Count to Infinity and Dead Bees

This is an article from the Superversive Press site  by Thomas Davidsmeier:

My bees died. They were alive at Christmas, but dead by New Year’s. It wasn’t the trendy Colony Collapse Disorder where they all leave and the hive is empty. No, it was a winter kill.  They all died right there, in the hive, heads down in their comb desperately looking for honey that was only a few inches away.

Looking at my dead bee civilization, I was struck by how similar this experience was to something that I thought was impossible to imagine.

John C. Wright’s Count to Infinity is an amazing book that explores ideas and events beyond the scope of any book I’ve ever even heard of.

War tearing apart a galaxy far, far away?

Try two galaxies fighting a war with each other that rip them apart.

Men who live for thousands of years and fight duels with swords over and over because there can be only one?

Try men who live for billions of years and fight duels with unimaginably powerful weapons because there can be only one.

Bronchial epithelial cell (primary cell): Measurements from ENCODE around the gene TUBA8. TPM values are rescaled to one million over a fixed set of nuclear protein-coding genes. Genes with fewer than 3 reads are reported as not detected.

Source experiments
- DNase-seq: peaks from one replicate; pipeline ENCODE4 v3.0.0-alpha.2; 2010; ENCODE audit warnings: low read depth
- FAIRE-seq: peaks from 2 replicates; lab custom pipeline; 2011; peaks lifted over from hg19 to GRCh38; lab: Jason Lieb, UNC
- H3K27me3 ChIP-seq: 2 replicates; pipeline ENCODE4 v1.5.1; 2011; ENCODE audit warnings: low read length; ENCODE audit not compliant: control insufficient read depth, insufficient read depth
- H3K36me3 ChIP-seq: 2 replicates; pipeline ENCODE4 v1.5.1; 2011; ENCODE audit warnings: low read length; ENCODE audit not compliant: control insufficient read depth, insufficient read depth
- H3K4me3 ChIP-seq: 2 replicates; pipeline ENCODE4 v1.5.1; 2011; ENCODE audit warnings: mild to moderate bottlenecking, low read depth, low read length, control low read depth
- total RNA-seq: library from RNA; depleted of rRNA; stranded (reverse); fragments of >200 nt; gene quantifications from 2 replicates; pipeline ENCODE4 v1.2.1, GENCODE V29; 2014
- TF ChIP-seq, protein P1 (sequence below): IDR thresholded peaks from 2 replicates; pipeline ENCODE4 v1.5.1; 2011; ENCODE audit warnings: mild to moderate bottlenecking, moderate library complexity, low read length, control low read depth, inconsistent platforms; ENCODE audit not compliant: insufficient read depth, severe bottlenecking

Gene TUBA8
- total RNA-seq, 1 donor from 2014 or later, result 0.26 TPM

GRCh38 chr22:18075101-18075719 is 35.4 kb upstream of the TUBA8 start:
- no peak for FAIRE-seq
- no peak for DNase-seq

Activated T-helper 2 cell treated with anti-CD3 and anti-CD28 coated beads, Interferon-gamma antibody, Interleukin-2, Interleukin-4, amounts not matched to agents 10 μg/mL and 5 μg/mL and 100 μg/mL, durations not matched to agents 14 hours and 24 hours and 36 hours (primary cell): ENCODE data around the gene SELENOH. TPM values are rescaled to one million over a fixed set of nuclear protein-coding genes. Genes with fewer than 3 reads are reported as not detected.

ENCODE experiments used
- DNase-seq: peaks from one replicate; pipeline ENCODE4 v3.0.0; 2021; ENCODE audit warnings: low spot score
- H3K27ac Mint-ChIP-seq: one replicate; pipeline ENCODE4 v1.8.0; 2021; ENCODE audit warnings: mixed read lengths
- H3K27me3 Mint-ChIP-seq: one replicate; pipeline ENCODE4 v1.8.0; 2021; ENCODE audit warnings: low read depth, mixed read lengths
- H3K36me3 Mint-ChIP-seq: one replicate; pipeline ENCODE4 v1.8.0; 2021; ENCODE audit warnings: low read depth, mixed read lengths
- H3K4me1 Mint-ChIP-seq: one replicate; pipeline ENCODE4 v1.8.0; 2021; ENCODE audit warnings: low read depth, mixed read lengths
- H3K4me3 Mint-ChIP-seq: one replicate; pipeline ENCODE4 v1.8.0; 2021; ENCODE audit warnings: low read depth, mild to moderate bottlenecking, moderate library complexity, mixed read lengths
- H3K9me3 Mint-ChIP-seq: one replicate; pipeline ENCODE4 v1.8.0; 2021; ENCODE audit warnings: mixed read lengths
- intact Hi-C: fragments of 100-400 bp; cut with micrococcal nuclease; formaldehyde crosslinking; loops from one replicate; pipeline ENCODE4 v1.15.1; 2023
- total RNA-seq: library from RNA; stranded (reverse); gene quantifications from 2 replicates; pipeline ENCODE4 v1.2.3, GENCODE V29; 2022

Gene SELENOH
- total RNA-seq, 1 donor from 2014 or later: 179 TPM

The fate of the world hanging in the balance?

Try the fate of all creation past and present, all who have ever lived and died, hanging in the balance.

At one point, a character realizes that civilizations have been being born, growing, doing their great work, and then dying, all for that character’s benefit. And, that character hasn’t been aware of them at all, like a person is unaware of the cells in their body that live and die for their benefit.

It was this image that my bees made real to me. My bees lived, worked, and died for their queen. And indirectly, they lived, worked, and died for me. But, like the character in Count to Infinity, I’m forced to admit that I never really knew them. Their sacrifice was one of lessers dying in service of their betters.

This happens often in stories, and John C. Wright is one of the first authors to offer an in story attempt to explain why it was happening in Count to Infinity. But, what happens in Count to Infinity that is even more emphatically superversive, is the sacrifice of a better for a lesser.

Read the whole thing here:

Thomas Davidsmeier first novel, Blessings and Trials, will be released by Superversive Press this Easter.